This man makes weapons with stuff you can buy at the airport

Evan Booth subverts the idea of airport security by showing how easy it is to craft weapons - like guns and grenades - out of things like magazines, batteries, and Lynx.

The worst thing about going through airport security and having, say, your sweet, sweet honey confiscated, is that you can probably buy a replacement from at least one of the shops in the area between the security gates and the departure gates. This security theatre is justified on the grounds that only stuff that’s harmless is allowed beyond a certain point - so it follows to reason that everything those shops sell should be pretty much useless when it comes to taking over a plane.

Except, no.

That is the BLUNDERBUSSiness Class, as designed by security researcher and computer programmer Evan Booth. Everything you see there was bought from stores within an airport, and the weapon exploits some simple chemical reactions.

A battery in the “gun” runs an electric current through a piece of wire when the trigger is pulled, melting the condom with heat. The water from the condom mixes with the lithium, and that reaction heats up the deodorant can so quickly that it explodes, forcing the “shot” - in this case, pennies - out of the rolled-up magazine barrel.

There’s a fair chance it would take your arm off with it, but it also puts those coins through a partition wall, so it counts as a weapon.

Fast Company spoke to Booth about his work:

“I think people have kind of been suspecting that the type of things I’ve built are possible,” says Booth, “I just don’t think anyone’s ever taken the time to do it.” The object of the research is a demonstration - half silly, half disturbing - that weapons are everywhere and that the "security theatre" of the TSA is not doing that much to keep us safe.

"If we're trying stop a terrorist threat at the airport," says Booth. "It's already too late."

The weapons that Booth has created are fantastically imaginative, and shown off in videos on his site, Terminal Cornucopia. There are nunchucks made out of belts and miniature Statue of Liberty figurines, and a crossbow that uses the rigid struts from an umbrella as arrows. He melts down a soda can into a solid metal bullet using a body spray flamethrower. A cigarette lighter and a toy plane controller are turned into a remote detonator.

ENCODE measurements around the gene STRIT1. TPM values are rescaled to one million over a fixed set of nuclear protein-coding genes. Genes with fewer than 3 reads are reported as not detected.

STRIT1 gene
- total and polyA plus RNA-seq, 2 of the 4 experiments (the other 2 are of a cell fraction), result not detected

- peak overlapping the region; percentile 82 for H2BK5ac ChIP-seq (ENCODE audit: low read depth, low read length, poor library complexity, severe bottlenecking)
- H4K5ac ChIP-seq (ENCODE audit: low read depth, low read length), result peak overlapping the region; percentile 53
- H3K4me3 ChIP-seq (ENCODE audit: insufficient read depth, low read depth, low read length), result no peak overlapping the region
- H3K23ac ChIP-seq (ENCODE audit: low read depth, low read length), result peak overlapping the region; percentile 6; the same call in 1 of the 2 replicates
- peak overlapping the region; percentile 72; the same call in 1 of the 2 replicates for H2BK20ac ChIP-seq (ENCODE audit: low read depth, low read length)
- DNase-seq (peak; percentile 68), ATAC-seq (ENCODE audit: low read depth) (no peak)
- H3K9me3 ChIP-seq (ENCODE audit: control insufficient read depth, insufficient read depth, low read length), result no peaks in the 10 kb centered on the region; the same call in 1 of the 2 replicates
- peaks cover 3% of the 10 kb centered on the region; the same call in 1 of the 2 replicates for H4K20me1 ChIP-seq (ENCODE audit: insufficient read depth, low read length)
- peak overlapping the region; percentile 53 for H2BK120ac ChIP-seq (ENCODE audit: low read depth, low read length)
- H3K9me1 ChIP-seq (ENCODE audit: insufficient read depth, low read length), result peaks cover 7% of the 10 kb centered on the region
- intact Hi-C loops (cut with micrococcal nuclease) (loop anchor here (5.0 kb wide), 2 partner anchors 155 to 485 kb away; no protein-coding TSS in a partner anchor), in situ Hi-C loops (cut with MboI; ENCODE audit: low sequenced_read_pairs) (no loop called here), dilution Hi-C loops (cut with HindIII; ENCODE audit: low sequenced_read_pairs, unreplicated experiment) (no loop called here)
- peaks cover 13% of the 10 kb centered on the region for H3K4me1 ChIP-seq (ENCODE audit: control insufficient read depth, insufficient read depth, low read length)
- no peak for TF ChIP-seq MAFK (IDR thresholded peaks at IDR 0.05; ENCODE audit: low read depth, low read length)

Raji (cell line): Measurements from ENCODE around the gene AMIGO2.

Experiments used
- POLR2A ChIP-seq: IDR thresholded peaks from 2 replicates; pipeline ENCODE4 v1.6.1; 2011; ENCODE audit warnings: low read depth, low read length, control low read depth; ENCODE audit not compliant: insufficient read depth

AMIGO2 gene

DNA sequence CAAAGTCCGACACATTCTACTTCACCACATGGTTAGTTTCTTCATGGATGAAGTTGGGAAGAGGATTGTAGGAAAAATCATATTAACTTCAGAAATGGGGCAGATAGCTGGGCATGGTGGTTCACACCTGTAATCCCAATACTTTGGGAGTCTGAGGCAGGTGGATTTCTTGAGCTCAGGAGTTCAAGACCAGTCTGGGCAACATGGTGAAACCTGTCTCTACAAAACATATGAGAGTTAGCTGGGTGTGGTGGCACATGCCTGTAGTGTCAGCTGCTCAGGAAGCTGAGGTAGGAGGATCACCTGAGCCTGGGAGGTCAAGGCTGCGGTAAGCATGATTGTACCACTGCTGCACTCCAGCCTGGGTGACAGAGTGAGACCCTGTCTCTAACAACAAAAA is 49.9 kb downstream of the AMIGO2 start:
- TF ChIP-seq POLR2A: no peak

Booth gives his creations tongue-in-cheek, satirical names, too, like Chucks of Liberty, Planned Parenthood, and ‘Murica (for a club made by tying a miniature Washington Monument figurine to a rolled-up copy of the US Constitution).

Here’s the Fragguccino, which - as the name suggests - is a frag grenade that uses a coffee flask as a shell:

For what it’s worth, Booth is clearly aware that this kind of thing might scare people, and he assures us that he’s kept the FBI fully informed of all of his inventions with full, detailed reports. He also says he’s never assembled these weapons inside any airport - he’s always waited until he got home, to put them together in his workshop.

That said, he’s disappointed that the authorities haven’t been as forthcoming in helping him with his research by providing him with something “awesome” like an aeroplane door with which to experiment.

Regardless, it does kind of show the ridiculousness of the hype over 3D-printed guns. It is so, so much easier to build dangerous weapons out of stuf that's already lying around - going to the effort of manufacturing a completely new type of weapon is a long way from being sensible or practical.

Ian Steadman is a staff science and technology writer at the New Statesman. He is on Twitter as @iansteadman.

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